SANKAR (Mani Sankar Mukherji) is one of Bengal's most widely read novelists in recent times. He also has several non-fiction best-sellers, including a biography of Swami Vivekananda, to his credit. Two of his novels, Seemabaddha (Company Limited) and Jana Aranya (The Middleman), were turned into films by Satyajit Ray. He lives and works in Kolkata.
Malati Mukherjee (Translator)
Malati Mukherjee is a writer, translator and editor. She is a storyteller who has published Nature Songs of Tagore, a book of songs of Rabindranath Tagore translated from Bengali to English. She has edited (and part-written) a 200-page coffee table book, The Legendary Fr. E.H. McGrath SJ-Revered Teacher, Inspiring Forever. She has translated Bitan Chakraborty's novellas Redundant and Collapsed, which are awaiting publication. Malati runs Words and Space, a writing and editing service. Born in Dakshineswar, Malati now lives in Coonoor, in the Nilgiri hills of South India.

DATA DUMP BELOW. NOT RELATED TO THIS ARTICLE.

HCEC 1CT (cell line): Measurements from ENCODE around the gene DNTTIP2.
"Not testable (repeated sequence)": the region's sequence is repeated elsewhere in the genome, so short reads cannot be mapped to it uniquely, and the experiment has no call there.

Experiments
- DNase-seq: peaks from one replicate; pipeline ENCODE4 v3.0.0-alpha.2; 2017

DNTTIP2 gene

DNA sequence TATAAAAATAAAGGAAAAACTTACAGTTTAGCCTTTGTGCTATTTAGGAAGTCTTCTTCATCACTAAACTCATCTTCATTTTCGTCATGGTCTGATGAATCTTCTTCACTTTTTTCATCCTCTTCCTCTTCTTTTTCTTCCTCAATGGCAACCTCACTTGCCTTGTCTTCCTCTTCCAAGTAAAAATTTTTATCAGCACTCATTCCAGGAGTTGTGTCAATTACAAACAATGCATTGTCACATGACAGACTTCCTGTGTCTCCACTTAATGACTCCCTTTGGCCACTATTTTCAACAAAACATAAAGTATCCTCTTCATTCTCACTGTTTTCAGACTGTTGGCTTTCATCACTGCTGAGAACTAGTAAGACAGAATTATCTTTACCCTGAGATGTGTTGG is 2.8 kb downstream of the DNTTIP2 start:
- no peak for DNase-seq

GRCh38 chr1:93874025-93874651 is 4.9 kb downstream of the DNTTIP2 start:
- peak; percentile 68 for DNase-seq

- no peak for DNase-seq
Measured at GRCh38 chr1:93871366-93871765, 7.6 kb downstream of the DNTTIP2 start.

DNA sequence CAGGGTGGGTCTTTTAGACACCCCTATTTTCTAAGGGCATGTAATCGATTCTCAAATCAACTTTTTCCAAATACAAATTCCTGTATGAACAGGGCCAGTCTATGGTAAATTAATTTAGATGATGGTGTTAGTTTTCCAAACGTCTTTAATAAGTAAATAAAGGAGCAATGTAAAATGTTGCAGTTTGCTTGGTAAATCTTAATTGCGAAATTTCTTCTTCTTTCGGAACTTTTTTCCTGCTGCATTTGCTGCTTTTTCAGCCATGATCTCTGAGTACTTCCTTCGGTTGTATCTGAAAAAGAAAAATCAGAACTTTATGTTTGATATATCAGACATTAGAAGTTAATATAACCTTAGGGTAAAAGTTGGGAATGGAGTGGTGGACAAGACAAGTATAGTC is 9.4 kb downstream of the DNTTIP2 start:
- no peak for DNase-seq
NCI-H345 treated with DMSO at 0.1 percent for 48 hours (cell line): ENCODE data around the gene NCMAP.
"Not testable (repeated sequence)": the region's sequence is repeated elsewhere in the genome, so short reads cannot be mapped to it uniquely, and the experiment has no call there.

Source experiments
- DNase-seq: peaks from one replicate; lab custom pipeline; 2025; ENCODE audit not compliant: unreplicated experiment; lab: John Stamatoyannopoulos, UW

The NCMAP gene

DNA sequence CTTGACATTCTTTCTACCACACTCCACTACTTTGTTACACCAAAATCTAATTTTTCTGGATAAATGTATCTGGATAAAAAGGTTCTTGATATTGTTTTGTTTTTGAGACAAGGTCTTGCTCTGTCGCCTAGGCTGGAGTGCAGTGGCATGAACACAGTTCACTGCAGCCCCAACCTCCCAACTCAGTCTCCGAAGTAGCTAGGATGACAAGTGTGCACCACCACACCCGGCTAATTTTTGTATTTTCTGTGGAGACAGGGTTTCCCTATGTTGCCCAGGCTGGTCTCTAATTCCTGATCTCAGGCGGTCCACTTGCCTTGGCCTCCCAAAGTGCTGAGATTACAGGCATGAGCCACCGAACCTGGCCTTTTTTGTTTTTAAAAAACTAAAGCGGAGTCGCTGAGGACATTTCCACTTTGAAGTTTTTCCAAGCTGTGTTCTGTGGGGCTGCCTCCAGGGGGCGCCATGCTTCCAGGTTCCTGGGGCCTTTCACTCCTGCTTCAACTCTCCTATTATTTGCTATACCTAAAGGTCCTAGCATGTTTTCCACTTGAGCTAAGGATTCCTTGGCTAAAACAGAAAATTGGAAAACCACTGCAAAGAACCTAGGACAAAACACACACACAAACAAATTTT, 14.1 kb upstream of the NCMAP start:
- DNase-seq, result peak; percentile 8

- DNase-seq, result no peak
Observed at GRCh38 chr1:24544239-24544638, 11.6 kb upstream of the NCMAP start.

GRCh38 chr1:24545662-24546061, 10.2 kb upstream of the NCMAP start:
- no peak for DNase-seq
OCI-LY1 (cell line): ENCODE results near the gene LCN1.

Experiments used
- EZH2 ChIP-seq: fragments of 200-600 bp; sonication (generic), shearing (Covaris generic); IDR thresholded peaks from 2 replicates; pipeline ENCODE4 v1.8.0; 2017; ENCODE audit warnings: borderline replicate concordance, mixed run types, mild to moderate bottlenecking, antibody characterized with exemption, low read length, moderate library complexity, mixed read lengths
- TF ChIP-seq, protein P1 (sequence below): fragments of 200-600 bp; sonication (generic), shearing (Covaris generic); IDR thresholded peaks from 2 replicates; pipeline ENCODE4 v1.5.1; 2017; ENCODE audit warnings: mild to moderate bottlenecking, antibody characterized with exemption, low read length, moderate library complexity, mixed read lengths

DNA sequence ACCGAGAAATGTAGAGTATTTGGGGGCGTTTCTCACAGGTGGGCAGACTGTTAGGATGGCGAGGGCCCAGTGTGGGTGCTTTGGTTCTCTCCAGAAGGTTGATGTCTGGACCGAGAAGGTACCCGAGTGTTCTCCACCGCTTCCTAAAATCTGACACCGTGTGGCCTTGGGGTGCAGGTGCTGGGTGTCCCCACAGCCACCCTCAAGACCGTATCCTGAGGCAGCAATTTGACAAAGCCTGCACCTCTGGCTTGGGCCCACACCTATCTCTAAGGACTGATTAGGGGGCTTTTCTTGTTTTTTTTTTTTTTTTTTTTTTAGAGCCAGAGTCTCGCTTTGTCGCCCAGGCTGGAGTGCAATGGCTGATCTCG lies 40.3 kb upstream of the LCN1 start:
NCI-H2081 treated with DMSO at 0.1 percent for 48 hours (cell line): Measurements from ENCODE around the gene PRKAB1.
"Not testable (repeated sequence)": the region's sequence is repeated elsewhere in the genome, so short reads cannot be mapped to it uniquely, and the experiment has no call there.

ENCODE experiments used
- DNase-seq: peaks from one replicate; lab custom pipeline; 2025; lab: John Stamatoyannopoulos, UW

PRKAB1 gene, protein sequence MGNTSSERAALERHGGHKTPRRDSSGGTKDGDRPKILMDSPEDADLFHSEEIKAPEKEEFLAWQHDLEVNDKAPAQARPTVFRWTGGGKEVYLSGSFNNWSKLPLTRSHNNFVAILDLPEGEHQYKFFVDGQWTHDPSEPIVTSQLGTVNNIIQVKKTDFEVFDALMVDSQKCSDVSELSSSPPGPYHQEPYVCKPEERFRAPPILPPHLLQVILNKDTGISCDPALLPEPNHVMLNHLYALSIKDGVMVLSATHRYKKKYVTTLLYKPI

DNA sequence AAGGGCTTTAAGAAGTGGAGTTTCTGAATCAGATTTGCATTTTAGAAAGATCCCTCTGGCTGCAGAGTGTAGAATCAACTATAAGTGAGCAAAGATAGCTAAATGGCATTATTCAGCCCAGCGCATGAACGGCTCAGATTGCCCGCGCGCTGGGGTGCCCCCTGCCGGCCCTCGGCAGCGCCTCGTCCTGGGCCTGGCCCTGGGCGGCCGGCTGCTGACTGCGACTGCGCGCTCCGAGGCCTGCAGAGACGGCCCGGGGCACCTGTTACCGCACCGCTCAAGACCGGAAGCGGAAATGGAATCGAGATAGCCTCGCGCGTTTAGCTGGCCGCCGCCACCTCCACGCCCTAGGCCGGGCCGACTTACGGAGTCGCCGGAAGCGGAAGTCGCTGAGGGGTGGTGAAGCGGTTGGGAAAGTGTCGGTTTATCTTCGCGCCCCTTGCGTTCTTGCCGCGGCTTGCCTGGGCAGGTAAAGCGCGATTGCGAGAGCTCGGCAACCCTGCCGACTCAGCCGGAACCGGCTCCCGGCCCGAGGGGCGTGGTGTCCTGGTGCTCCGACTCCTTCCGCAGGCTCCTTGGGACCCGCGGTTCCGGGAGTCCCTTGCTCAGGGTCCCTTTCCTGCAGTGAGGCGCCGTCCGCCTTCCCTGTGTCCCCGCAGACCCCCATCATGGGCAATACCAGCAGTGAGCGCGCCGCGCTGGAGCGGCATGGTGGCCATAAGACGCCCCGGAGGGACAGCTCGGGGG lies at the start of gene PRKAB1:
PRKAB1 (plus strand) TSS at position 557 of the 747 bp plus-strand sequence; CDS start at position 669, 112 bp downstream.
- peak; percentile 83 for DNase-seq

What did Swami Vivekananda recommend about the eating of vegetarian and non-vegetarian food?
Which of these did Swamiji enjoy the most: his mother's chorchori (a mixed vegetable delicacy), his father's pulao or his own khichuri?
Was he fond of spicy food, sweets, or ice cream?
During his days of hunger and want, for how many days at a stretch did Swamiji have to go without food?
Over the last 150 years, writings on Swami Vivekananda's culinary interests have intrigued a wide spectrum of people across the world. This includes hitherto unknown stories of his spreading the art of making pulao and khichuri along with his propagation of the Vedas, in the United States of America.
While many thinkers wonder at Swamiji's immense enthusiasm for teaching Indian cooking, yet it is not quite clear why no complete book about our culinary-enthusiast monk Vivekananda has ever been published in any language.
Swami Vivekananda: The Feasting, Fasting Monk is the humble, illumination of a thousand faceted diamond by Sankar.